Innovation is king, it’s what drives us to build our software. Working directly with our customers means we’ve had a first row seat to over 13,000 innovation campaigns. The number one lesson we learned? Innovation is a process. Introducing assessment tools and our newest edition, ReviewScale – decision matrix software that allows you to weigh ideas across factors and restrictions before you put them into implementation.

Of course, we aren’t done growing. As more businesses and organizations find ways to integrate innovation into their process, our job shifts into exciting new territory. A huge thank you to Inc. for the recognition, and an equally huge thank you to all of the innovators who have set up, moderated, or participated in an IdeaScale community.

4 Lessons Learned from IdeaScale’s OI Awards

image curtesy of mo riza via flickr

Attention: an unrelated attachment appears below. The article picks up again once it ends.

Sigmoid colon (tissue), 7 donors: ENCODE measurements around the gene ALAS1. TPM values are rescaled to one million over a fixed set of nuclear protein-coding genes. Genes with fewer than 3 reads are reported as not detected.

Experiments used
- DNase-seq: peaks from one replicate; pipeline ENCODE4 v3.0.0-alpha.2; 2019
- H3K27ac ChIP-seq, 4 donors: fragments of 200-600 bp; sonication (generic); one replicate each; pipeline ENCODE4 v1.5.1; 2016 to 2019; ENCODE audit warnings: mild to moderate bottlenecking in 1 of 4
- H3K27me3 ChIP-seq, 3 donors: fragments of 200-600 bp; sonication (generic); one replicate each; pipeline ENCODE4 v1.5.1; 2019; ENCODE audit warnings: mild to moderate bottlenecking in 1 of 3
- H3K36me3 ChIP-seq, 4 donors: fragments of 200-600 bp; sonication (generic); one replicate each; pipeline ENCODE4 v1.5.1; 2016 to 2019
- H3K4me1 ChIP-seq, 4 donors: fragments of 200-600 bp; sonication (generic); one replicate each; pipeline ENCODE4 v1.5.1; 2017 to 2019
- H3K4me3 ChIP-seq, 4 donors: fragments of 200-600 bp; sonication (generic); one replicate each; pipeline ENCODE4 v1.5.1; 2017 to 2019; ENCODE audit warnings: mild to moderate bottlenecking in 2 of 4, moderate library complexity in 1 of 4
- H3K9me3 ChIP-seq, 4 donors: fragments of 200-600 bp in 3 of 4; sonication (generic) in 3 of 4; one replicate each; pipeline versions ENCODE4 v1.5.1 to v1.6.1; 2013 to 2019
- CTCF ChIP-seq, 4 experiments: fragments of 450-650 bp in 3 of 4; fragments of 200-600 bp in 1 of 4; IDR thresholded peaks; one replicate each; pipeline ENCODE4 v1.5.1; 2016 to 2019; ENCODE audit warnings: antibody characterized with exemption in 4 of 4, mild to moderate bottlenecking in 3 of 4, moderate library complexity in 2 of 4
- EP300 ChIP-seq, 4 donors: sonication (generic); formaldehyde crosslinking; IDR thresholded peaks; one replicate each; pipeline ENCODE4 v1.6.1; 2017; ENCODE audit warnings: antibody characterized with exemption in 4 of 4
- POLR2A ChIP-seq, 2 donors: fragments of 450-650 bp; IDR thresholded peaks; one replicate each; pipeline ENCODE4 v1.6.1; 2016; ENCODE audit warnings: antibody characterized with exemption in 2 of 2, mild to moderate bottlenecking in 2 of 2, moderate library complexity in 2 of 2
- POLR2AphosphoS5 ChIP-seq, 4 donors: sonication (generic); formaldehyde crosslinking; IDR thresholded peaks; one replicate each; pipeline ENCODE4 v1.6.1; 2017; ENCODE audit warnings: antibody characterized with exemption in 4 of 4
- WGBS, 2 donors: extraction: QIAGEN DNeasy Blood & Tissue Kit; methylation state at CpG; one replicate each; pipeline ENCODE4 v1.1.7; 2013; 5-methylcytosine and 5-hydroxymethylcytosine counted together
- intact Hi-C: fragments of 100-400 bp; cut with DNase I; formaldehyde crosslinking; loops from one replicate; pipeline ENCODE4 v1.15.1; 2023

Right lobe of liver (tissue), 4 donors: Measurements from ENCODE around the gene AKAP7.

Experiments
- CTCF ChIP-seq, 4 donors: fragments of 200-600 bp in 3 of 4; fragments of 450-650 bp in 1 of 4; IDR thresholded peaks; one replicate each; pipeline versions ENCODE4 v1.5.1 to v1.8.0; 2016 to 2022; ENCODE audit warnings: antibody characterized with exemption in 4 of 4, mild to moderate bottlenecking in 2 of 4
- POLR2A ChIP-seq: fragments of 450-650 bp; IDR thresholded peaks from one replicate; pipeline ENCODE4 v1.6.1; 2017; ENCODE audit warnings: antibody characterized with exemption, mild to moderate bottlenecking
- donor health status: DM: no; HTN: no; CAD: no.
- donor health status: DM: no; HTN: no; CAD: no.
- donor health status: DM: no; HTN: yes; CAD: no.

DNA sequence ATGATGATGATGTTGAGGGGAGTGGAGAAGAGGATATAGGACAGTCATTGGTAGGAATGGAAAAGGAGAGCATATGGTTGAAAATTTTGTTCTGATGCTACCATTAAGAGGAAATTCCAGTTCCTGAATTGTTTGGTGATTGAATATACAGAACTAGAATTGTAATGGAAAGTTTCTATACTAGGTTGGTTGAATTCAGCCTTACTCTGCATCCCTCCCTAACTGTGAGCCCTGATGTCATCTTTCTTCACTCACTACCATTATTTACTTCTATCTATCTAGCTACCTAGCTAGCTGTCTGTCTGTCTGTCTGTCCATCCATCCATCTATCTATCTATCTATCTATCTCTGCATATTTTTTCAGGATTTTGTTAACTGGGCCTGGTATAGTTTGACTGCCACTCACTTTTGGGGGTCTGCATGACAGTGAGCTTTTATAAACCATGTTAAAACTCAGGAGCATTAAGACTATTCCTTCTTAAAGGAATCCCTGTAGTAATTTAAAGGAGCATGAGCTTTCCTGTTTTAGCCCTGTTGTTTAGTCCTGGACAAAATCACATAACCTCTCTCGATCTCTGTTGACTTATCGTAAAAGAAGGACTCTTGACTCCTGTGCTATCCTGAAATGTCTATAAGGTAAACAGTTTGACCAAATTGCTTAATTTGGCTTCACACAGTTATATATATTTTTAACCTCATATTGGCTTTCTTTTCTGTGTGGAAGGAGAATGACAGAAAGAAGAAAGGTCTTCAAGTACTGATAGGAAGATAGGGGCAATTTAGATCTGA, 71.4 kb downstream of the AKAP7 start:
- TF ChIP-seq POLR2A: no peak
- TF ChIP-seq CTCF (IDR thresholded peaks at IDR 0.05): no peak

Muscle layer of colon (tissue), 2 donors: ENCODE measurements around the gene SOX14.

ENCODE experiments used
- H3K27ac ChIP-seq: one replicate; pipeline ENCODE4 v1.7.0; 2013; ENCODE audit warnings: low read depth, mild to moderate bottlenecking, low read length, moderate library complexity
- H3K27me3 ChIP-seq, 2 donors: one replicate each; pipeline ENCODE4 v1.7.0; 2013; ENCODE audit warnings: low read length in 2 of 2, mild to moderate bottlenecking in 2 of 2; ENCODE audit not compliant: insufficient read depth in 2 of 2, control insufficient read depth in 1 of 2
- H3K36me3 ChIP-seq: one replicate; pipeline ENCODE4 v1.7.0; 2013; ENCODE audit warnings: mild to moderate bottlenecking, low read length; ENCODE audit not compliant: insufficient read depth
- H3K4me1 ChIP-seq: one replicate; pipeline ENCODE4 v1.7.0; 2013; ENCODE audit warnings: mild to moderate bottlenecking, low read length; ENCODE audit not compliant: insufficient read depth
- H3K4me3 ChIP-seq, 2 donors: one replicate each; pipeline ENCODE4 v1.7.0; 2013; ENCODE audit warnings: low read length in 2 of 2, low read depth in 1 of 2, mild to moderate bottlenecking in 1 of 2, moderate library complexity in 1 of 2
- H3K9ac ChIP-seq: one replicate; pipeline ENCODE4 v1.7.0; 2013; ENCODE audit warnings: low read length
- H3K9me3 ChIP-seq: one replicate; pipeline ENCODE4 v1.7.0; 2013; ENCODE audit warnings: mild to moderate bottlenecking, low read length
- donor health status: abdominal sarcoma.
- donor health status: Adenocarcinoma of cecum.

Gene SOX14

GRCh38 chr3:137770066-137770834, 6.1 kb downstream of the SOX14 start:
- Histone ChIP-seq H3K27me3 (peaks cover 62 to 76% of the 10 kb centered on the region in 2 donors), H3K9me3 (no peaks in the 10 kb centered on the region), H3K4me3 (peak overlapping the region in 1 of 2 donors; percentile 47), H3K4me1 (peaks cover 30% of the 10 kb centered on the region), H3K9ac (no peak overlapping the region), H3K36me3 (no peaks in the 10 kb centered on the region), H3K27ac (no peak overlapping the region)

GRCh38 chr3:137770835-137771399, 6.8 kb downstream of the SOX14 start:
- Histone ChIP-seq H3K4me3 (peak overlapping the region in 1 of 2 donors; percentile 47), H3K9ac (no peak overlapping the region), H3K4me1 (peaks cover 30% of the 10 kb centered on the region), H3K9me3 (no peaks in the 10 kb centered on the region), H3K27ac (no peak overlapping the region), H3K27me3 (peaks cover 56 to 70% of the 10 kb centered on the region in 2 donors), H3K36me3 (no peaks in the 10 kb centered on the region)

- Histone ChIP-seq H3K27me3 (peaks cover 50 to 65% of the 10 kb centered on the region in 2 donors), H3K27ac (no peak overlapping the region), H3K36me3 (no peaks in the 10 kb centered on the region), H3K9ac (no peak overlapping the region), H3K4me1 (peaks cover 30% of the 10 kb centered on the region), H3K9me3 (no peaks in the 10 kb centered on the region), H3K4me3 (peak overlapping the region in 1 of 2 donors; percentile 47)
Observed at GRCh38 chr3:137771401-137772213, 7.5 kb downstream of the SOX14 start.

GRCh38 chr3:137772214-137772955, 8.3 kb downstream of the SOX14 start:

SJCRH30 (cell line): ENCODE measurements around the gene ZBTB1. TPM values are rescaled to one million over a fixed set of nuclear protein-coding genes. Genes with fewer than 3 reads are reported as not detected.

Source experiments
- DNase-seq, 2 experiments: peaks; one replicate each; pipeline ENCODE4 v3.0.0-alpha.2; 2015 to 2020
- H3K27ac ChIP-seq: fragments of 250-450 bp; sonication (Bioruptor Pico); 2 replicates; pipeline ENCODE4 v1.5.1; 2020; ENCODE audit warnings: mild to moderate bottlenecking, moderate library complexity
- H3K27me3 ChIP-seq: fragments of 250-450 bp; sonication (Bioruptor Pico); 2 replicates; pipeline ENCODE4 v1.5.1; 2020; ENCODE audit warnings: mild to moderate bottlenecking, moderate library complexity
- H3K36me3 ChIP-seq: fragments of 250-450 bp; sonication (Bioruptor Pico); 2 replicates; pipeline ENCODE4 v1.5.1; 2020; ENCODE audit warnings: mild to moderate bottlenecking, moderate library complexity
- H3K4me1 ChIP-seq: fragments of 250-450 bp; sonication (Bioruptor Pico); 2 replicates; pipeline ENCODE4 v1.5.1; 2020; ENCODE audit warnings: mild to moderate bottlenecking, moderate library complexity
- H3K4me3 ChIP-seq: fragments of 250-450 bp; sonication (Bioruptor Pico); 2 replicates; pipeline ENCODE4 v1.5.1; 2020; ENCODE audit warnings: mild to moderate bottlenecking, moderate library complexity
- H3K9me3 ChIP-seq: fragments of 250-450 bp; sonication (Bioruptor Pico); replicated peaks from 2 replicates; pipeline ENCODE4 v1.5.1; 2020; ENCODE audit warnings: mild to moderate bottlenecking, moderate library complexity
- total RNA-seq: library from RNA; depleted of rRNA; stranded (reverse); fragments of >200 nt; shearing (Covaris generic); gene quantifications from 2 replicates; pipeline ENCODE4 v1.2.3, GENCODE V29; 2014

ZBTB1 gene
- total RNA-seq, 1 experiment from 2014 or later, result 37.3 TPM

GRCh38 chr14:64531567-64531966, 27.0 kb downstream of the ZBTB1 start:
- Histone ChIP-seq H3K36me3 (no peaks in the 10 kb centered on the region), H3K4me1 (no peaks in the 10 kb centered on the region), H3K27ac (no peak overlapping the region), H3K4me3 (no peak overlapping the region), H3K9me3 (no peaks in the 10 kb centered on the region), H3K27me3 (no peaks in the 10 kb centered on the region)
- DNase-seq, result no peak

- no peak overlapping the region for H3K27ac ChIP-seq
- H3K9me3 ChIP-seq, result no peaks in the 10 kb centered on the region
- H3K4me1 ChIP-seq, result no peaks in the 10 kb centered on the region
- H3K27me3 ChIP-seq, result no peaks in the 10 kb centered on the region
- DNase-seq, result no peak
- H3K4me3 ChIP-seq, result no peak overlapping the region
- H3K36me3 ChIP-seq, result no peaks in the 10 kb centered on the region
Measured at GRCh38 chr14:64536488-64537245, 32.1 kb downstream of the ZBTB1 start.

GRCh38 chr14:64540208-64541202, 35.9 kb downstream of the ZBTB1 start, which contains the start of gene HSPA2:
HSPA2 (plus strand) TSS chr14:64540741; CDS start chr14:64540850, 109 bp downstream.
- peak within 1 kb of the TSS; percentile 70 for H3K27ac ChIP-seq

image courtesy of mo riza via flickr

One of the most important reasons that IdeaScale hosts the IdeaScale Open Innovation Awards is to be able to learn, share, and develop industry-leading best practices that we can share with our subscribers our the broader innovation community. We learned a lot from our winners last year, because the layered creativity on top of standard best practices and there are a few of them that we want to share on here today.

A Well-Defined Process Is Linked To Measurable ROI. Whether it was about an engagement strategy or the ability to assess company savings, the communities that had defined their process well were able to report real results. We think that means that a company with a great pre-launch strategy is going to be better able to articulate their success in the end. Plan accordingly.

The Magic Combination of Online and Offline. The most successful solutions were great at crossing the bridge between online and offline communications. Not only would they promote their community digitally, but they would also showcase it in employee roadshows or have a real wall featuring innovative ideas from the community.